John Carpenter never wanted Michael Myers to return.
After telling the story of Michael’s return to Haddonfield in 1978’s Halloween, the iconic filmmaker pushed for the franchise to be an anthology series- an idea that eventually brought forth Halloween III: Season of the Witch. The audience gets what the audience wants, however, especially when the studio is in agreement with them. In the case of this famous horror series, it was evident that fans wanted only one thing: Michael Myers.
While speaking with CBS News about his career, Carpenter reflected on the project, which turns 40 next year.
“I was just this kid with long hair trying to make a movie with a bunch of cute actresses, that’s all,” the filmmaker said, going on to admit that he was “Lucky.”
“It was fun,” said Carpenter. “God, it was fun.”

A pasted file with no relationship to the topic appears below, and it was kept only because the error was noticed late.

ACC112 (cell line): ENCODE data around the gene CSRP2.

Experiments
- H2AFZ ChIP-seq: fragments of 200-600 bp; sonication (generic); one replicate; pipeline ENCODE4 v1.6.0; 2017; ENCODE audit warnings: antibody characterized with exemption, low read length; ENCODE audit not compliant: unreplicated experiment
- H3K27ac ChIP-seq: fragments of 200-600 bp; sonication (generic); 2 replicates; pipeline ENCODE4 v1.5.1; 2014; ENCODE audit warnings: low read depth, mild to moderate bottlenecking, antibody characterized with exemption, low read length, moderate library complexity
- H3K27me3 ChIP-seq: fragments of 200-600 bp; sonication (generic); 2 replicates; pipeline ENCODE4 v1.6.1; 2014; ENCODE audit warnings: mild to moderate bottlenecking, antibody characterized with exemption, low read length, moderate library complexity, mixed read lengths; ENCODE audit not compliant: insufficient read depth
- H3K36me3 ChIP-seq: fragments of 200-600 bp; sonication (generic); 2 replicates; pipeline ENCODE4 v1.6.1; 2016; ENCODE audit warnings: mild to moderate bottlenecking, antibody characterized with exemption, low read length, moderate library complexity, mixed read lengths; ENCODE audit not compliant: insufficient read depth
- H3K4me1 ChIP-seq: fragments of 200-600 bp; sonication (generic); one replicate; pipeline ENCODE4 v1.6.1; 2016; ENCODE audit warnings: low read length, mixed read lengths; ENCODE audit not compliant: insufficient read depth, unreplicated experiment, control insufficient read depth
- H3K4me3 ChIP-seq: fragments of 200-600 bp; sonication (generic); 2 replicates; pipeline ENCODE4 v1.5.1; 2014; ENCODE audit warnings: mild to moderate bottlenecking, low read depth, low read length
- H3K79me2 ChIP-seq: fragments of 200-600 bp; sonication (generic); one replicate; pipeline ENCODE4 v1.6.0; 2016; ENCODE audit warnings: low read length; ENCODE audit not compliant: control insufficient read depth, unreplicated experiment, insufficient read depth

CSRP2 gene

Halloween became one of the most financially successful independent films ever made, and the sequels, regardless if John Carpenter wanted them to exist or not, have been staples of the slasher subgenre for many years.
So many years, in fact, that we were shocked to learn that the new film would be ignoring ever single one of them.
Still, we have faith.
With Jamie Lee Curtis returning as Laurie Strode in what will be a direct sequel to the original film, we’re choosing to assume that the sequel, which will be set 40 years later, will serve as an epic finale for both Strode and Michael Myers.
CBS News reports that John Carpenter “insists” that next year’s Halloween will be the LAST sequel we ever see.
Death is returning to our little town for one final outing. One final showdown.
And after 40 years of terror, when asked if Michael Myers was truly horror’s ultimate boogeyman, we’ll say:
As a matter of fact…
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